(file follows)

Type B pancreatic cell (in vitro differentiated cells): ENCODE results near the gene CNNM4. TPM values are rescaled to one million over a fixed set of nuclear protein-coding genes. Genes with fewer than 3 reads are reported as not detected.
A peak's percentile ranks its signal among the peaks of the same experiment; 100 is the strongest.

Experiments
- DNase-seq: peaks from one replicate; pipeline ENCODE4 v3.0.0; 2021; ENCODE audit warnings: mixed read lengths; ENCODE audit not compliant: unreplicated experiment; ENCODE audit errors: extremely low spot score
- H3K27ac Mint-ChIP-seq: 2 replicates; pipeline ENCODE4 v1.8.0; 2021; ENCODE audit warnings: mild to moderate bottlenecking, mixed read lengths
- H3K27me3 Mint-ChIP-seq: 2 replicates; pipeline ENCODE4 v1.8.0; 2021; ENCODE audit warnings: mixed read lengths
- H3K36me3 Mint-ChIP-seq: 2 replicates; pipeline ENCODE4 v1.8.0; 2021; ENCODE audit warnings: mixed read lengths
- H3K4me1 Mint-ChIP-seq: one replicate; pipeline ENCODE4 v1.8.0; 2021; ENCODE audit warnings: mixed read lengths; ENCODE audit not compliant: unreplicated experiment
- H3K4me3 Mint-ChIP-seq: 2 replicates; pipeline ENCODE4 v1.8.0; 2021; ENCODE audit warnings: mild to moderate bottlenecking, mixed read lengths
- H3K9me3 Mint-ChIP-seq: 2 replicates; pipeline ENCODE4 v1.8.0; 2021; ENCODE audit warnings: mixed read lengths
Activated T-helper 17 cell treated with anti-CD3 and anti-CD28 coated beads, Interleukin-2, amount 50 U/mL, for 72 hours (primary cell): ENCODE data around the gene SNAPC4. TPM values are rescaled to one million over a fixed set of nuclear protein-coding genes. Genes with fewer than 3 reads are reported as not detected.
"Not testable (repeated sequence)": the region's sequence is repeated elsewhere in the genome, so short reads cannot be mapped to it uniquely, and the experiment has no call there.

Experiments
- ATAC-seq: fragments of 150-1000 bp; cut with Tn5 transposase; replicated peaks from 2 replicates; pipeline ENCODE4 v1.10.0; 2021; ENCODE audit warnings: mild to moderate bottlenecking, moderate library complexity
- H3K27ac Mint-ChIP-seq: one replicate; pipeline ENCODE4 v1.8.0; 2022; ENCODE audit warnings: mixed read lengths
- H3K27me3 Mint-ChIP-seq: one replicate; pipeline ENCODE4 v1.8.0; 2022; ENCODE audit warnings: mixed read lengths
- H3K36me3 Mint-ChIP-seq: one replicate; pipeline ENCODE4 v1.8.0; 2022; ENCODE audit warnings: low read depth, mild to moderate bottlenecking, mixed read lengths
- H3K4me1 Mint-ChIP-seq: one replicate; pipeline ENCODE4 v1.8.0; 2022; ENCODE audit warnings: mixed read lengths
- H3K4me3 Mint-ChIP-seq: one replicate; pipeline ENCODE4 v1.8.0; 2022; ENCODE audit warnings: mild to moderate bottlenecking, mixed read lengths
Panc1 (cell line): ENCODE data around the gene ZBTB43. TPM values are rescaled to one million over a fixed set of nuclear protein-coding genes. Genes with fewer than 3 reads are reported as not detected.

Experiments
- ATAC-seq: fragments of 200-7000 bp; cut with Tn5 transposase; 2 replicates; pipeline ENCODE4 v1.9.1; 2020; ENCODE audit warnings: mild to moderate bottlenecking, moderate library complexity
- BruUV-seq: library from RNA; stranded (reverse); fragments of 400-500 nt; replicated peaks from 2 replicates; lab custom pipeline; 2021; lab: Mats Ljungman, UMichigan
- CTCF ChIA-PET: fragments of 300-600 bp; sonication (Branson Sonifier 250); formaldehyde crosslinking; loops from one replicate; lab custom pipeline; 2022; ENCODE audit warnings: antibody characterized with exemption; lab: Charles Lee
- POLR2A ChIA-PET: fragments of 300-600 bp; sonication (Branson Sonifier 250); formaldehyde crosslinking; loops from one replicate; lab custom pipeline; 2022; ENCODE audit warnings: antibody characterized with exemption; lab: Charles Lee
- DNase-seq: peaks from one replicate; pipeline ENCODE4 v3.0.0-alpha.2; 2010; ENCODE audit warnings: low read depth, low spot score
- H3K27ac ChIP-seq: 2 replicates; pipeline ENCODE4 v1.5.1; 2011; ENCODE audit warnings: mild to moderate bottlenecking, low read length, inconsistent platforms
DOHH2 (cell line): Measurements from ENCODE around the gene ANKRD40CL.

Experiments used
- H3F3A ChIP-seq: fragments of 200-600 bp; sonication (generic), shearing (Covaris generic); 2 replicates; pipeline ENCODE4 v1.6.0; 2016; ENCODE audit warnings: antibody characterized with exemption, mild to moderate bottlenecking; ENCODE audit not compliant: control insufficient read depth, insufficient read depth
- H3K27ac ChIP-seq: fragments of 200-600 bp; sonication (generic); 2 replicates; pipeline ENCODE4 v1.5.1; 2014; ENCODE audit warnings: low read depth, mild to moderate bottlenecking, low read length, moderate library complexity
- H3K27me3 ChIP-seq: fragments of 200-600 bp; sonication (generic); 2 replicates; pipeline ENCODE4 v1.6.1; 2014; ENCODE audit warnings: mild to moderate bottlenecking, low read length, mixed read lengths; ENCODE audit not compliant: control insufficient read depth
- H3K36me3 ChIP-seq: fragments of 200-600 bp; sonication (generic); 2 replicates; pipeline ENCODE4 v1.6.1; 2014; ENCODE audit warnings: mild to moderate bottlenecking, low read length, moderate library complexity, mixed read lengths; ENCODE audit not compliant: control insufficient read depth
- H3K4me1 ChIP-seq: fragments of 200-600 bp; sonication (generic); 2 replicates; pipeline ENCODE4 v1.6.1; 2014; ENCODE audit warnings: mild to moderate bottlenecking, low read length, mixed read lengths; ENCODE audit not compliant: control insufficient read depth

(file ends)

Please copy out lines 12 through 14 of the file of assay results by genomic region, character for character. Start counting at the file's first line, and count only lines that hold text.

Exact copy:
"Not testable (repeated sequence)": the region's sequence is repeated elsewhere in the genome, so short reads cannot be mapped to it uniquely, and the experiment has no call there.

Experiments
- ATAC-seq: fragments of 150-1000 bp; cut with Tn5 transposase; replicated peaks from 2 replicates; pipeline ENCODE4 v1.10.0; 2021; ENCODE audit warnings: mild to moderate bottlenecking, moderate library complexity